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    Jessbob - my LR 120 still has the interposing relay. It was the last relay mod I did before starting the TRIAC mod and have never looked back. Actually it was the LR 120 that pushed me. The first ice cube relay (4PDT) 3 contacts in parallel welded once (only one set) and I next tried a 2PDT ice cube contacts parallel contacts have higher current rating. The 120 transformer has more inrush than the 9090. I haven't had the hood off the 120 again, but it will get a TRIAC when I do. A good thing about the 120 is you have 100% backup switch contacts.

    Relay contacts in parallel do not make and break at exactly the same instant. You do not really get the multiple make / break values you'd guess. There are specialty relays (and switches) with make before / after break and matched make / break times for the contacts. The ones I've had experience with were rated at ma level currents and cost BIG$:yikes:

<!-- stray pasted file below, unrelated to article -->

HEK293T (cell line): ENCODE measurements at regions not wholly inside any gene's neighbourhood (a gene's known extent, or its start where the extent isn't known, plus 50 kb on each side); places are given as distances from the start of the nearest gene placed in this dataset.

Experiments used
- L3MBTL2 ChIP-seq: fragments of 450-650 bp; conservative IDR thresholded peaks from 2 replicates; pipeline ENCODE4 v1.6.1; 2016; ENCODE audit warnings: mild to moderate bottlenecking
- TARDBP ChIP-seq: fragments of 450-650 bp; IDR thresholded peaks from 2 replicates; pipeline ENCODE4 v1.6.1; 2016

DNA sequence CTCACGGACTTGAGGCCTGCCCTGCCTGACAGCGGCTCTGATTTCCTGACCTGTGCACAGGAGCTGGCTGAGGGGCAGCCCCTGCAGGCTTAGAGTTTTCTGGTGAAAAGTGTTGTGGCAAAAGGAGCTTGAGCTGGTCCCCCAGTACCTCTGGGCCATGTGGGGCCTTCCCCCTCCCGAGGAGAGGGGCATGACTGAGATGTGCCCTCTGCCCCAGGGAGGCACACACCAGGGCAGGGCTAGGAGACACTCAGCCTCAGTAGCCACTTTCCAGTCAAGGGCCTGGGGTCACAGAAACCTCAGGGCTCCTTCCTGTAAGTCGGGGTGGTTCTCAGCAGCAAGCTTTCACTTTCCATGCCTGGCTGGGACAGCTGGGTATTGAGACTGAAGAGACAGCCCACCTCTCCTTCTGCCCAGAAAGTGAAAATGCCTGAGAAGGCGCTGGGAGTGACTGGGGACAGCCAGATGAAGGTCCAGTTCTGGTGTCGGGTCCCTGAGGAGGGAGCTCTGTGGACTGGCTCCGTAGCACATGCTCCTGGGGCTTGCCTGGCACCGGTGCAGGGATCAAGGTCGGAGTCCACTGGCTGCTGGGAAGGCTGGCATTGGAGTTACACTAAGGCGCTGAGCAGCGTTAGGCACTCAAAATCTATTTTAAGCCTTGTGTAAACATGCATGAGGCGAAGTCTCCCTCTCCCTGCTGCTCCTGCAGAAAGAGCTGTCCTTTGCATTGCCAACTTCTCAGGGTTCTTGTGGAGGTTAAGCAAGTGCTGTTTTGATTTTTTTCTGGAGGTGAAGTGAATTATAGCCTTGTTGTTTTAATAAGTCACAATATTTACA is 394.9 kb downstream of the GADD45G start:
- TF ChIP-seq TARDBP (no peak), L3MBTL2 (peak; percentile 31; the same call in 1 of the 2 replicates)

BTW Bob long ago we found new hire motorheads and farmers made the best trouble shooters. Your background makes you a natural.

    PViking The peak gate current listed on the spec sheet is the MAX current you can inject into the gate and not exceed the device failure threshold. Not what you get in this application

    The gate circuit is just a resistor in series with the switch to the gate. If your ohmmeter measures the contact as close to zero Ohms then it should be fine with this mod. The resistor value was taken from Little Fuse as minimum current to assure reliable gating as close to zero crossing as possible. The 100 Ohm resistor gets you about 120 ma depending on your AC line level.

    Is the lever switch you pictured in POST 38 an ALPS?:saywhat: A picture or 2 would help if you are still having problems. If it is not an ALPS dimensions and hole spacing would be a good thing to know :yes: